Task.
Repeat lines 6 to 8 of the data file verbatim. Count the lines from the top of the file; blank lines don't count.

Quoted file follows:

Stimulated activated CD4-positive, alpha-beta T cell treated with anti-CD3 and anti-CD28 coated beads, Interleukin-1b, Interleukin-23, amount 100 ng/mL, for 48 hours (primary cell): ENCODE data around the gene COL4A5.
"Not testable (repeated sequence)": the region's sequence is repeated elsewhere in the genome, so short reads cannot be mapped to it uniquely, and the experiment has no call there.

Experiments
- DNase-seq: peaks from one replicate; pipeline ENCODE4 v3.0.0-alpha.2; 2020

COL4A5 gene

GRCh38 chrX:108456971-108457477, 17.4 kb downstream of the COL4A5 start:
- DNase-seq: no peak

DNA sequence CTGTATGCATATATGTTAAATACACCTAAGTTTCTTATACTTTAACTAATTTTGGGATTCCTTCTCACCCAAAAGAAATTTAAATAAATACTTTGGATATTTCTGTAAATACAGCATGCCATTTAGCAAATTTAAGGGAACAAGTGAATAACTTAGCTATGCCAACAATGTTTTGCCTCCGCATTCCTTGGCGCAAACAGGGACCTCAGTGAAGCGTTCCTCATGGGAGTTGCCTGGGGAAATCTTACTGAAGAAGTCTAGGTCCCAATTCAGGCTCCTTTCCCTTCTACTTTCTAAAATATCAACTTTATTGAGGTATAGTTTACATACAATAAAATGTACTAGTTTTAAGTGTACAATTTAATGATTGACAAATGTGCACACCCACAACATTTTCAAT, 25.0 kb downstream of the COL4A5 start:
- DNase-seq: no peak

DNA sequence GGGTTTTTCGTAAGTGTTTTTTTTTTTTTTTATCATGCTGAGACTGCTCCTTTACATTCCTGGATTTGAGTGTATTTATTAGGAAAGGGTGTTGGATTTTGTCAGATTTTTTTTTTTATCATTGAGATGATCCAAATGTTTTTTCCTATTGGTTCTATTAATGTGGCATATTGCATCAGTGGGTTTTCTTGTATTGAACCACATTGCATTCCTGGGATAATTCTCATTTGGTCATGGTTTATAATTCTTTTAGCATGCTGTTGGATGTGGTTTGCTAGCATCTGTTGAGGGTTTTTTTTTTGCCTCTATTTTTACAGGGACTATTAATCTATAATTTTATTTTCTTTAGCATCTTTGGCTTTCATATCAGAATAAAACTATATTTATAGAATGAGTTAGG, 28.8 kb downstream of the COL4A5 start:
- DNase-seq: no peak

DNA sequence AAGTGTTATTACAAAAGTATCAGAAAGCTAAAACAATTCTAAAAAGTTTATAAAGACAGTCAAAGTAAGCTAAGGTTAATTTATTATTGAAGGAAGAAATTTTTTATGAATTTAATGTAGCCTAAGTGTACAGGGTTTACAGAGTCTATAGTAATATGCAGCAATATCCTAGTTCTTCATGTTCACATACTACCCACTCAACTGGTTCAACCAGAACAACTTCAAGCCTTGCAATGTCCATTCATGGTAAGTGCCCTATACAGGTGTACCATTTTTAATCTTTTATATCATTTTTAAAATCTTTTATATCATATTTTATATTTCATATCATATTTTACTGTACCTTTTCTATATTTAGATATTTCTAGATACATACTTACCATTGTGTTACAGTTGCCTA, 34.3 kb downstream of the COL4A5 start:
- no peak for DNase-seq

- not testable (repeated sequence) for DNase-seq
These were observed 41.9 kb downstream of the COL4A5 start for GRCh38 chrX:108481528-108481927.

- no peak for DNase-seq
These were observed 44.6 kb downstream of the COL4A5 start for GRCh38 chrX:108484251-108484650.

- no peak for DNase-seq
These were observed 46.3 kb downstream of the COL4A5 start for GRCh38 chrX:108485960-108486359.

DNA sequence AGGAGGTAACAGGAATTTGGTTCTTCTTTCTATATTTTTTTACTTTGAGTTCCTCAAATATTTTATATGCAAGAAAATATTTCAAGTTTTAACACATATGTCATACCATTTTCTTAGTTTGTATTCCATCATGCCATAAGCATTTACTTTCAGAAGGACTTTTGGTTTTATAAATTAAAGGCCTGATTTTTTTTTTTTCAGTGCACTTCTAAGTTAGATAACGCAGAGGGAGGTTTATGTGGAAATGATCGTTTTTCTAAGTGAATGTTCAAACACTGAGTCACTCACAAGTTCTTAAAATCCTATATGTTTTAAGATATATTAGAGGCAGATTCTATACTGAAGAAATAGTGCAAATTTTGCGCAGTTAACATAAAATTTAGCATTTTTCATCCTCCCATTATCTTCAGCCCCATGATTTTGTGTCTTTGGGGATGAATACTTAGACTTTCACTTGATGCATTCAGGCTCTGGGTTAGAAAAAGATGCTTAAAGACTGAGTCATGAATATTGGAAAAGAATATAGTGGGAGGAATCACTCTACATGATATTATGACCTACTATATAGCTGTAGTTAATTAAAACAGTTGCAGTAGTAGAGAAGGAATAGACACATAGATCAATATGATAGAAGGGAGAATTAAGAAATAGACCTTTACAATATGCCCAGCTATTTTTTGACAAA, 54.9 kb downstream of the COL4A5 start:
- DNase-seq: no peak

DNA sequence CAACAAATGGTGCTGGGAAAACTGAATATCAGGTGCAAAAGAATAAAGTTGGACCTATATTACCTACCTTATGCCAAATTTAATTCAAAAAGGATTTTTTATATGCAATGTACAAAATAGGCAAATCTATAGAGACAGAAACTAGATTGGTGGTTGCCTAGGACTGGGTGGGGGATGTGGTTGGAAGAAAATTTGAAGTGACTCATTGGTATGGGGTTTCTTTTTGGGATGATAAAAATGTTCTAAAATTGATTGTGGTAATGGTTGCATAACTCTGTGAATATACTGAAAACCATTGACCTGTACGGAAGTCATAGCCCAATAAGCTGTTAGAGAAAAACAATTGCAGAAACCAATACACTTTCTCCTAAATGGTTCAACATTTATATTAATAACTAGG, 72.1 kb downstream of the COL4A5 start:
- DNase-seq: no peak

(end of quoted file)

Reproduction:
GRCh38 chrX:108456971-108457477, 17.4 kb downstream of the COL4A5 start:
- DNase-seq: no peak

DNA sequence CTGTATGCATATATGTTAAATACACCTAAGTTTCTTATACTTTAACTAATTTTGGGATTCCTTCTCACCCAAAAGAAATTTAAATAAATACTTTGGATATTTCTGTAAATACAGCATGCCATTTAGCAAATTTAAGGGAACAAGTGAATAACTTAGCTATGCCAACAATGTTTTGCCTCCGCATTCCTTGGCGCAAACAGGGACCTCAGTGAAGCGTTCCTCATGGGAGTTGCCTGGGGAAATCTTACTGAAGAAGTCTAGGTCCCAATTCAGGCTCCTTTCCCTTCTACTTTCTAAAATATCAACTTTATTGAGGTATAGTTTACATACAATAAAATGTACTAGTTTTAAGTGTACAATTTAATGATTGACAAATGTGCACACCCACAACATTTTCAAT, 25.0 kb downstream of the COL4A5 start: